Twisted Development started the YZ125 build at a 3-horsepower disadvantage right from the git-go. Twisted’s Jamie Ellis wanted to build an engine that didn’t break the bank, thus he focused on porting the cylinder, adding a Wiseco piston, increasing the compression, modifying the port timing, changing the squish band and adding a bolt-on FMF exhaust, as well as many other small modifications, to make the complete package work together. Even with the modifications, the Twisted Development YZ125 is still able to run pump gas.

Twisted Development is known for its fire-breathing four-stroke engines that compete against the factory bikes in the AMA Nationals. Of course, these engines come with a very high price tag. Twisted Development’s niche market is building privateer racers’ engines that keep up with the budget-less factory competition, but little do people know that they specialize in two-stroke engines as well. 

The already great Kayaba components were sent to our friends over at Wrench 42 Motorsports, who are the California-based TBT Racing suspension division. In the past, we have left the YZ125 suspension components alone for our project bikes or swapped out the stock parts for Kayaba Works components, but TBT told us they had a setting that worked better than stock, so we had to try it out. 

Since our YZ125 had already been through the wringer from hours of testing and racing, the bike needed a facelift. We upgraded the worn-out clutch with a Rekluse TorqDrive clutch pack; Renthal bars, sprockets and grips; MX Champ wheels; a TMV chain guide and oil plug; Scar aluminum throttle tube, brake clevis, axle block and brake reservoir covers; Twin Air filter; STI tires (front and rear); Samco radiator hoses and Factory Effex graphics. While the bike was apart, Dennis scrubbed down the rest of the bike before he built it up into a great-looking machine.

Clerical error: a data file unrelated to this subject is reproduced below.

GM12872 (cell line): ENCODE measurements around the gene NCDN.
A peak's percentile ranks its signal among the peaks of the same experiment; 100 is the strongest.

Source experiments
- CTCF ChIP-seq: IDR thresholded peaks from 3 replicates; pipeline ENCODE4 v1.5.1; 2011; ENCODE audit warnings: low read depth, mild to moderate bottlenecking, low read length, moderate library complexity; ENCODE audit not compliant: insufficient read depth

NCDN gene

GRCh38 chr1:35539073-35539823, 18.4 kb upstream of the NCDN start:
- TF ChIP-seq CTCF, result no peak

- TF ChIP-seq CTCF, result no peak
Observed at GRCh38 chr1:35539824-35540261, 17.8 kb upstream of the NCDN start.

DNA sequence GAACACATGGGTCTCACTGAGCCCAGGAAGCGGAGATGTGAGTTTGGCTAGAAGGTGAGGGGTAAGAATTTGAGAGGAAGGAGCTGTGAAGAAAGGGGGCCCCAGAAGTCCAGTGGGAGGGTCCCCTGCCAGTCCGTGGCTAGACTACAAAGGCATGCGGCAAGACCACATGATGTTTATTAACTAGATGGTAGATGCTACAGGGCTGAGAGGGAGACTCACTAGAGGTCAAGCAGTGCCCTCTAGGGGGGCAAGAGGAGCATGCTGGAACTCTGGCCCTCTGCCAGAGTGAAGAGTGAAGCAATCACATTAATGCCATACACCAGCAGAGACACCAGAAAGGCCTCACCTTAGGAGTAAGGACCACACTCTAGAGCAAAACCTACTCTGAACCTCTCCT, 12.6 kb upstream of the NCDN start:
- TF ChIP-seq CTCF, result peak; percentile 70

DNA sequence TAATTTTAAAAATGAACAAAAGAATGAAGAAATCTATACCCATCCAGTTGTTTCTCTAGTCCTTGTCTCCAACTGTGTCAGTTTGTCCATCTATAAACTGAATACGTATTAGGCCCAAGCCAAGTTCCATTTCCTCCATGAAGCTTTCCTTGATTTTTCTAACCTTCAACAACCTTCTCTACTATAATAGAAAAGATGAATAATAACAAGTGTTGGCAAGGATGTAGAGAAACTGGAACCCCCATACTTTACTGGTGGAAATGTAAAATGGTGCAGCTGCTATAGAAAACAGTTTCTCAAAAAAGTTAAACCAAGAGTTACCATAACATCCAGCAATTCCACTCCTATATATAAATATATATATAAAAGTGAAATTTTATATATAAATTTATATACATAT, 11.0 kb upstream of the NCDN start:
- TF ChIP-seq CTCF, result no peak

On the track, our project YZ125 was a better handling and faster motorcycle. The engine packed a punch in the midrange that pulled hard all the way to the top. The YZ125 did trade some low-end grunt to gain more top-end, so it took a few laps for our test riders to get used to the updated powerband. They had to be sure not to drop the rpm down too low or the clutch had to be abused to get it back to its sweet spot. Luckily, the Rekluse clutch can take a beating. The MXA test riders liked the strong midrange burst that got the YZ125 up to speed with assertiveness. It had a very light throttle feel.